The wet fields on Carr Lane are starting to look really good now that the water levels are dropping. The muddy edges are attracting large numbers of Coot and Moorhen, and I wouldn't be surprised to see Little Ringed Plover in the coming weeks if the water levels don't drop too much. A couple of Grey Partridge were calling away but stay hidden, but otherwise it was quiet.
I decided to give the Teal a good grilling on Carr Lane Pools, but despite a thorough look I couldn't pick up the Green Winged. The pools held little else with only a pair of Shoveler, single Black-tailed Godwit and 5 Redshank. I really hope that the rain has helped to return the pools to their fresh water status, and reproduce the wader numbers of last Spring....only time will tell.
After a very poor run of Gull roosts at Pickerings Pasture, I decided to try giving the Gull roost off Within Way a go. Having previously seen large gatherings of Gulls whilst watching from Pickerings I hoped that it may be more productive. Walking down Within Way I failed to find anything of note, and it felt distinctly like the dead zone between Winter and Spring. 2 Little Egret on Hale Marsh, and a Peregrine powered over but otherwise it was very slow.
The tide was still quite high, and there was only a little exposed mud on the Frodsham side, however there were already a few Gulls on the move. c.20 Raven tumbled around over Frodsham Score, but I couldn't pick out anything more exciting. As the tide dropped, groups of Gulls started to move downriver from the Pickerings/Runcorn area, coming through at all heights from just over the Mersey to about 100ft over my head. As I was scanning the next big group I suddenly picked out a monster of a 1st winter Glaucous Gull, which sailed past at about eye level at mid-river range. My first patchgold of the month, and helping to ease the frustration of finding two just off patch last year.
As the tide dropped and exposed more mud, Gulls and Herons began to drop in. I eventually picked up a 2nd winter Mediterranean Gull among the Black Heads, but frustratingly the bigger Gulls were continuing overhead and landing further around towards the Lighthouse. Deciding to make a quick dash around the corner to have a closer look at the roost, a Merlin shot through at the back of he fields.
Gull numbers were pretty awesome (well in comparison to the poor numbers of late at Pickerings) with c.1200 Lesser-black Backed, c.50 Great-Black Backed, 700 Herring, 300 Common and probably c.3000 Black Heads. However despite a good grilling I couldn't find anything better. Groups of big gulls were continuing to stream over in very good numbers, I really can't remember seeing so many big Gulls on the Mersey. Scanning towards Runcorn I picked up 5 very large 'kettles' made up of c.5-6000 birds. Settling in to scope the kettles I was amazed to pick up a second Glaucous Gull; again this was a 1st winter, missing p3 and p4 on it's right wing, clearly identifying it as a different bird. I watched as it drifted west over my head towards and beyond the Lighthouse.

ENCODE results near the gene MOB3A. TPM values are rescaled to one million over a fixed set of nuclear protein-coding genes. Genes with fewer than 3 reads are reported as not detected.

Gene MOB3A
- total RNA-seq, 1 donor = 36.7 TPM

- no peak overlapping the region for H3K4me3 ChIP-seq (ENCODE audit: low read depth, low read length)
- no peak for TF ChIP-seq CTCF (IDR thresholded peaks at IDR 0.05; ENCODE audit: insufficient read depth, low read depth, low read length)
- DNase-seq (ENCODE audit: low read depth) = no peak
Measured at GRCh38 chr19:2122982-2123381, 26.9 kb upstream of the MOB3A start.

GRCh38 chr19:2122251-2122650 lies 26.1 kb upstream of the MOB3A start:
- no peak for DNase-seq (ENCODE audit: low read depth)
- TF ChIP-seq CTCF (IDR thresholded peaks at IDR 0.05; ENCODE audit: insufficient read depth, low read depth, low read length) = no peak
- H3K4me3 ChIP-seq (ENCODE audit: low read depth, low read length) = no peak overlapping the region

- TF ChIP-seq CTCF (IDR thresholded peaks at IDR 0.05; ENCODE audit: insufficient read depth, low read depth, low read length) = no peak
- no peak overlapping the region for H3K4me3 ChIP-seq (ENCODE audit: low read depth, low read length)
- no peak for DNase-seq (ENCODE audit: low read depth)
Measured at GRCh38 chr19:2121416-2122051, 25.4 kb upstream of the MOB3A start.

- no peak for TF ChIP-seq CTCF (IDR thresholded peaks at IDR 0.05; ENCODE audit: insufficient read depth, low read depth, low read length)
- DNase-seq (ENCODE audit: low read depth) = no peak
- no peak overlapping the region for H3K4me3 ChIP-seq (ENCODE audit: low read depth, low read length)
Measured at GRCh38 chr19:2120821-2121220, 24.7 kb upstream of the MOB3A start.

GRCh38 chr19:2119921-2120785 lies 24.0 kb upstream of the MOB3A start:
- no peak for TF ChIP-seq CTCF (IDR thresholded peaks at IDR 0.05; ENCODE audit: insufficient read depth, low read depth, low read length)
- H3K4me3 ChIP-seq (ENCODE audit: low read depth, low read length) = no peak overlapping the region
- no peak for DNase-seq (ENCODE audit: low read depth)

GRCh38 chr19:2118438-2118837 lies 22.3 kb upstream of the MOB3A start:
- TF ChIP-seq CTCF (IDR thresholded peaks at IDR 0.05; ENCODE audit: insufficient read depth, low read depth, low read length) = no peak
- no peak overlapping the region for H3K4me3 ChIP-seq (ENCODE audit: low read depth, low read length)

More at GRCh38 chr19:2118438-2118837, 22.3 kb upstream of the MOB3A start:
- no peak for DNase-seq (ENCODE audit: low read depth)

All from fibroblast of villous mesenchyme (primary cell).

Reverting back to the kettles I picked up an adult type (or possibly 3rd winter) Iceland Gull. I have only seen 1st winters on patch so I was pleased to have finally picked up an adult. The cold by this point was becoming too much to bear, so despite the continuing stream of Gulls I decided to head back to the car. I was just able to pick out the Little Owl in the gathering dusk, whilst a few Buzzards and a Sparrowhawk headed off to roost.
I'm not sure why I haven't tried Gull watching from Within Way previously, but I will definitely be trying it again. I estimate that c.75,000 Gulls passed through in the two hours I spent watching the area. The negative points are the distance from the car, lack of shelter and dependence on tides, but it appears that the Gulls almost get funnelled into a pinch point and it will be interesting to see what else I find in the coming months. At least you won't hear me whinging about not seeing any White Wingers this winter!!
I called in briefly at the flooded fields on the way home, hopeful I may pick up the Short Eared Owl that Ian Igglesden had seen on Tuesday. It wasn't to be, but strangely I did have an asio Owl fly over the slip road from Higher Road onto Speke Boulevard (about a mile off patch). Maybe one to keep an eye out for on patch.